By Melinda Maryniuk, MEd, RD, CDCES
Walking down the aisles of a supermarket can feel overwhelming. Shelves are bursting with an ever-increasing array of products. Advertisements and food packages make all sorts of claims about their health benefits. Some foods almost seem to glow with halo-like properties. But how does one know if something really is healthy or just a lot of hype? Are certain products worth the extra cost?
A health halo refers to assuming that a food is healthy based on certain claims, such as being low in calories or high in antioxidants. Some foods have been categorized as “halo foods” – because of the perception that they are more nutritious than others. There are also terms that have a halo-like aura, which could really use clarification. This article will help clear up confusion about health halo terms and popular foods/ingredients so you can make more informed choices and keep within your food budget!
Health Halo Terms:
This is not a term that is defined or regulated. It can certainly be confusing and make you think something is healthy, but the word itself doesn’t mean anything. Read the nutrition facts label to understand the ingredient list and nutrient profile – and don’t just rely on a word like “natural” or “healthy”.
Of course, buying fresh fruits and vegetables is a great option. However, did you know that the frozen varieties of these same foods are just as healthy (when frozen in their natural state – without sugar and salt)? They are nutritionally equal to their fresh counterparts, less expensive, and they last longer!
While definitions and standards for labeling something “organic” vary, in general, it means that farming and production of a food has met criteria to minimize use of toxic pesticides and fertilizers. Products labeled organic (such as fruit, vegetables, meats and beverages) are usually nutritionally equal to their non-organic match.
As a general guide, if you can afford it, choose organic fruits and vegetables when purchasing items with thin or edible skins such as: strawberries, apples, pears, grapes, celery, bell peppers, and leafy greens. The amount of pesticides is much lower in produce with thicker skins, so if you’re looking for ways to save money, buy conventional (not organic) avocados, winter squash, oranges, bananas and melons.
Sugar-Free/No Sugar Added:
When a food is labeled “sugar-free” or has “no sugar added”, it does not necessarily mean it is a more nutritious choice, or lower in calories or carbohydrates. The only way to really know about the contents is to read the nutrition facts label. Look first at the serving size (to know the amount the nutrition facts apply to) and then look at total calories and grams of carbohydrate & fat to make a fair comparison. Read the ingredient list, too, as sugar-free foods can be more processed than their regular version. In short, the sugar-free food could be a better choice for your health goals, but not always.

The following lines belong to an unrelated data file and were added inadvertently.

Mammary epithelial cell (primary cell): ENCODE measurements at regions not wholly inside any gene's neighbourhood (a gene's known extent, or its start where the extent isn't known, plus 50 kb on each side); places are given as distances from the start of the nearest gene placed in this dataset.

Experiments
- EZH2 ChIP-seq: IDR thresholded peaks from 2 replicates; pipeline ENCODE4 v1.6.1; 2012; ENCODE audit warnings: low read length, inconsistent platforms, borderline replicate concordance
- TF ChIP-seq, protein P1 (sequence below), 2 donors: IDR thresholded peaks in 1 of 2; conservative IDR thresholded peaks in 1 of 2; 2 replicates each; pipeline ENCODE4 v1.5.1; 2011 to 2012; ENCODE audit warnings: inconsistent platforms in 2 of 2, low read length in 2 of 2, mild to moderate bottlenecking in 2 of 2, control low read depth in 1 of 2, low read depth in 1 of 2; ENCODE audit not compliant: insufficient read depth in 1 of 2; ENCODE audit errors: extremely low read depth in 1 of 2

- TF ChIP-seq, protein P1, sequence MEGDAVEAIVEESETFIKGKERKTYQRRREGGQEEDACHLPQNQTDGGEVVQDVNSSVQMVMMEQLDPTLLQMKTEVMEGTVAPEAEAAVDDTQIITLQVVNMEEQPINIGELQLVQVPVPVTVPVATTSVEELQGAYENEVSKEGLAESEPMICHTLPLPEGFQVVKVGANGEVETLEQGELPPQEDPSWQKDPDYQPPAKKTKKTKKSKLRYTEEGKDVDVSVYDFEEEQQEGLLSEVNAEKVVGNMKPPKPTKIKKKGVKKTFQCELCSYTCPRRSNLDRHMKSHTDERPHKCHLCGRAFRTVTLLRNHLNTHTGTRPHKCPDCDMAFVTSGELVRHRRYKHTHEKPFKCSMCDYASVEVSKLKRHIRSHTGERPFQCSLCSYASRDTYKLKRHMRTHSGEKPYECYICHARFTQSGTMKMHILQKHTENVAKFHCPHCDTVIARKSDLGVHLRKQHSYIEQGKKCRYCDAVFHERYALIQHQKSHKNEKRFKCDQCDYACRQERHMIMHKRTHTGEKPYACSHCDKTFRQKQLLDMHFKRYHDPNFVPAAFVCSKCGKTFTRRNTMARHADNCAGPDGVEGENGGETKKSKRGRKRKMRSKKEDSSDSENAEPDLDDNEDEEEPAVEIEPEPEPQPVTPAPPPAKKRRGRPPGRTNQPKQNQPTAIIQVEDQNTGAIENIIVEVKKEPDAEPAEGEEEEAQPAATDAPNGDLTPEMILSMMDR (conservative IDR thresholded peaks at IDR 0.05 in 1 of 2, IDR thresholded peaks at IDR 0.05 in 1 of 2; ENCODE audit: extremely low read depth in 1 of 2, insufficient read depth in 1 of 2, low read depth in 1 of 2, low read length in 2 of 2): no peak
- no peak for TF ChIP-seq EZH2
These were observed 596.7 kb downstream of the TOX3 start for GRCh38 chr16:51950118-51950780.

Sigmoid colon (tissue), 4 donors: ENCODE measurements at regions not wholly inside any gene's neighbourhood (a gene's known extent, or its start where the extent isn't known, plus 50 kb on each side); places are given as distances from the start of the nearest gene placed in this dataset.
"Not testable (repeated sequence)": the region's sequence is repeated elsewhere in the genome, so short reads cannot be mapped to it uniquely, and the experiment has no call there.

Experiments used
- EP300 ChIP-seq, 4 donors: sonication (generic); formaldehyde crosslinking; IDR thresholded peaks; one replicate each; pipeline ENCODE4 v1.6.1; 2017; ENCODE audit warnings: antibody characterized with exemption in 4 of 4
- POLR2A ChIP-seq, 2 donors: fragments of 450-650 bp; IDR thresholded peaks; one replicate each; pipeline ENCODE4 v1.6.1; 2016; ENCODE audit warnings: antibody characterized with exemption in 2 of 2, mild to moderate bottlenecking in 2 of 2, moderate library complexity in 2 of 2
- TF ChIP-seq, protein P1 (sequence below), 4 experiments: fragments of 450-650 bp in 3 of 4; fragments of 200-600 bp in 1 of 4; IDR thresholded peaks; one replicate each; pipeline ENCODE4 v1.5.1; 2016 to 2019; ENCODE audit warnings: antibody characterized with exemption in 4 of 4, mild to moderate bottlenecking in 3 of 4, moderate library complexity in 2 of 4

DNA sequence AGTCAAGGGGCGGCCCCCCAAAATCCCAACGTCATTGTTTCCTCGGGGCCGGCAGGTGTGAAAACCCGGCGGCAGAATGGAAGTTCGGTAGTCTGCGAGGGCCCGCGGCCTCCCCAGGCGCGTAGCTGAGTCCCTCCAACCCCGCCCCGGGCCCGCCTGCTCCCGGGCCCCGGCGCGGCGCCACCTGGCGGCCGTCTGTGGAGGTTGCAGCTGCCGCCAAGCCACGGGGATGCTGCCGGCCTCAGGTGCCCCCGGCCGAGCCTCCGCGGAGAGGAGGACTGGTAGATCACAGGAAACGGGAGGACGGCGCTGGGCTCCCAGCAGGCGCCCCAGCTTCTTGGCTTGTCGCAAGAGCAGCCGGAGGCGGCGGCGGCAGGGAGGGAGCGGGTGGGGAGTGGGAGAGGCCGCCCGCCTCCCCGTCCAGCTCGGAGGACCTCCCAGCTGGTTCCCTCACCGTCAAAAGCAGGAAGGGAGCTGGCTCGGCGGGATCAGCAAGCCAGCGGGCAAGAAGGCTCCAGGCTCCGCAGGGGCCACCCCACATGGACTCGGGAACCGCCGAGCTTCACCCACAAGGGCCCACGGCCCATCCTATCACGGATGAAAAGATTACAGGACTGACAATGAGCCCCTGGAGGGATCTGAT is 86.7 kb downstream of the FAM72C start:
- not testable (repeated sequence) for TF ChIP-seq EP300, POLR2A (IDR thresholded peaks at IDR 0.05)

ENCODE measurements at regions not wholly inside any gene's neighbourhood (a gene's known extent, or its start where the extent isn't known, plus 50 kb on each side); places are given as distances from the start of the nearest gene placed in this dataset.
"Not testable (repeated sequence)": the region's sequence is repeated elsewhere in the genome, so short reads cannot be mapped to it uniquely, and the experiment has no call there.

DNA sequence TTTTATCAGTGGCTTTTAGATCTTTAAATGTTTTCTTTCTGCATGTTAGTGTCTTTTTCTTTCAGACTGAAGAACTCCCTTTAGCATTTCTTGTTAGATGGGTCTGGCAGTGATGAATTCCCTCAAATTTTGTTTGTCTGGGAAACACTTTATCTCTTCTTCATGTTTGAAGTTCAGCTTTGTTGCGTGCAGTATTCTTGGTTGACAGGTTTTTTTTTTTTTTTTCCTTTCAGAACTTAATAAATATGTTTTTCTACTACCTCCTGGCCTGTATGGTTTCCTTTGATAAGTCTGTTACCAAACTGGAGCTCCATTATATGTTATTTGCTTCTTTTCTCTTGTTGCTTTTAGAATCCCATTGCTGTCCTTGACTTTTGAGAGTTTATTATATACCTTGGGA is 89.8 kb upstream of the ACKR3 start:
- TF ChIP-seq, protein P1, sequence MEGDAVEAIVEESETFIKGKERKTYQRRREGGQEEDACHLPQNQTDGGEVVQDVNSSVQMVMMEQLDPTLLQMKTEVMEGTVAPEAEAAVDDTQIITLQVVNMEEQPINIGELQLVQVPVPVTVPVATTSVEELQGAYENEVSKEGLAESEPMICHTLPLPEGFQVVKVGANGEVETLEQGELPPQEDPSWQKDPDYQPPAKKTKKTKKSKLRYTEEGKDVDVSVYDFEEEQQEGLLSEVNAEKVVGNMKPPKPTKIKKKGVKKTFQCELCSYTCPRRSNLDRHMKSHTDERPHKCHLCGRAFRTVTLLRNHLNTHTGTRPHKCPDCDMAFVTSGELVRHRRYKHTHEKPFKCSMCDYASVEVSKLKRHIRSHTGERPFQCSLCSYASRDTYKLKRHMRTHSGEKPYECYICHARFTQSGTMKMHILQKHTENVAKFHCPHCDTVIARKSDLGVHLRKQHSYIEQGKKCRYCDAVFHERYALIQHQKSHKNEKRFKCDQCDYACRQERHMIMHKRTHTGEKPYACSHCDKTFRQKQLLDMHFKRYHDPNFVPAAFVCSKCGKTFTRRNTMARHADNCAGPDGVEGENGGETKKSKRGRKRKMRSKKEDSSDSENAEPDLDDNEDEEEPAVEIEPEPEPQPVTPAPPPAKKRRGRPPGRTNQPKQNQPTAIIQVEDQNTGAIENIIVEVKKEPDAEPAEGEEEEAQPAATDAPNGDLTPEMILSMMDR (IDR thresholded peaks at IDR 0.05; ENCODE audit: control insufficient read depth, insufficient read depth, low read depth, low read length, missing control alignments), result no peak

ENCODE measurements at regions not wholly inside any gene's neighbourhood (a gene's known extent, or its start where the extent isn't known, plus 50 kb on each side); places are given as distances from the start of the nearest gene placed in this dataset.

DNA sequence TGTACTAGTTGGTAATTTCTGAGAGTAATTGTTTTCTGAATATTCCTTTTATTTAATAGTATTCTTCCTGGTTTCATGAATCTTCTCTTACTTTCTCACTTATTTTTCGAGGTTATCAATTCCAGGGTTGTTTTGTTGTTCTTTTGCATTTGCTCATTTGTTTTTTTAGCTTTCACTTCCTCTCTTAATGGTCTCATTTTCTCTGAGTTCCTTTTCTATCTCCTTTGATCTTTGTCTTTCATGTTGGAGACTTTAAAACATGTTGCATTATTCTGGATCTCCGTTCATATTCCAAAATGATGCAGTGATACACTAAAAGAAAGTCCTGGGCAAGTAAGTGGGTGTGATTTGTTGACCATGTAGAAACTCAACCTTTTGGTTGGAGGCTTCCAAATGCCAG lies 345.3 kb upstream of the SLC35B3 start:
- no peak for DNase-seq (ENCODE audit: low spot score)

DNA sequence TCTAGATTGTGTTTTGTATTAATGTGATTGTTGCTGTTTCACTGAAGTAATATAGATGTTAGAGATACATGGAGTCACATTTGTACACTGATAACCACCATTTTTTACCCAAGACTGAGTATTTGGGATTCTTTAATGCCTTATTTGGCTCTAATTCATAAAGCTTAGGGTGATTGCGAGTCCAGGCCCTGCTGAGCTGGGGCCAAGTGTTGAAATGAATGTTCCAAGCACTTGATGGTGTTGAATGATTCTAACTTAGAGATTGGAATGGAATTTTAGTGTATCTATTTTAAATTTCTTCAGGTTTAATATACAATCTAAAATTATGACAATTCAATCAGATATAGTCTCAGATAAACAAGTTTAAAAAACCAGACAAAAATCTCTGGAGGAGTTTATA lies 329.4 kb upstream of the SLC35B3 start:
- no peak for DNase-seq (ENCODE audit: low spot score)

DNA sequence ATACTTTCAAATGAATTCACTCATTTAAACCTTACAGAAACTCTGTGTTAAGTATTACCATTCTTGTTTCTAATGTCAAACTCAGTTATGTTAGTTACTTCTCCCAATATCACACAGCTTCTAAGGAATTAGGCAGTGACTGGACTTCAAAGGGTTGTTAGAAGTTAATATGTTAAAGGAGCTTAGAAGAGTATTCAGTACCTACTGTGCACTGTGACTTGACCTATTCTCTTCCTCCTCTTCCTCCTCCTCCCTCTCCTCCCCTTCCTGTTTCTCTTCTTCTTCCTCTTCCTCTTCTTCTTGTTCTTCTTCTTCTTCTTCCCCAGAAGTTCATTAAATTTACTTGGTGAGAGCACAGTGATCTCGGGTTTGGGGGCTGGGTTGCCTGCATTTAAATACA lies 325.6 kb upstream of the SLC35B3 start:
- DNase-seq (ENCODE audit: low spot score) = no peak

The trend towards very low carbohydrate diets for weight loss has led food manufacturers to create a huge line of “keto” products. Most are highly processed and you’ll generally find the ingredient list to be long. These foods tend to be very high in fat and have minimal carbs – but are often high in calories. For example, ½ cup of regular ice cream is about 130 calories, but ½ cup of keto ice cream is 200 calories.
Health Halo Foods:
Health food enthusiasts are always promoting the use of coconut oil for helping everything, from weight loss, to improving skin and hair health, to its antioxidant properties. However, coconut oil, like other tropical plant fats including palm oil, is highly saturated (like animal fats) and is linked to increasing LDL cholesterol levels (the bad cholesterol associated with heart disease). Bottom line, it’s fine to have small amounts of coconut oil if you enjoy the taste – but a better option is an unsaturated oil, like olive, canola, or corn.
The different kinds of salt that are available in the market have skyrocketed in the last few years. Is it necessary to change from your standard (and inexpensive) table salt and use sea salt or Himalayan pink salt for their health benefits? Probably not. When it comes to sodium, all salts (table salt, seas salt, kosher salt) are about the same. Standard table salt remains a good option as a source of iodine – a nutrient that is added.
This is one of the foods where the hype and the halo may be justified. Greek yogurt is high in protein, loaded with calcium and active cultures (adding good bacteria to your gut). Just make sure the kind you choose isn’t packed with added sugar and artificial flavors.
Gluten Free Grains:
Those who have celiac disease absolutely must avoid foods containing gluten (including wheat, rye, barley, and wheat derivatives such as farro and spelt). However, the increase in popularity of gluten-free products has made many people think these are healthier alternatives to glutenous grains. Not true! In fact, many GF products are lower in fiber and have not been fortified with key nutrients such as calcium, iron, niacin and thiamin. Eating whole grains have been linked with many health benefits, including decreased risk of heart disease and cancer – so for most of us, wheat, barley, and rye are an important part of a healthy diet – including the gluten!
Plant-based milks, like almond milk, soy milk, & oat milk, are nutritious choices, especially if you are avoiding animal products or are looking for ways to reduce calories or carbohydrates. Some have added sugar or flavors, so choose one that is “unsweetened”. Depending on the processing, nut milks can be fortified with calcium and vitamin D. Some plant-based milks are lower in protein (cow’s milk is considered a rich source of protein), so just read the label to understand which one will fit your needs!
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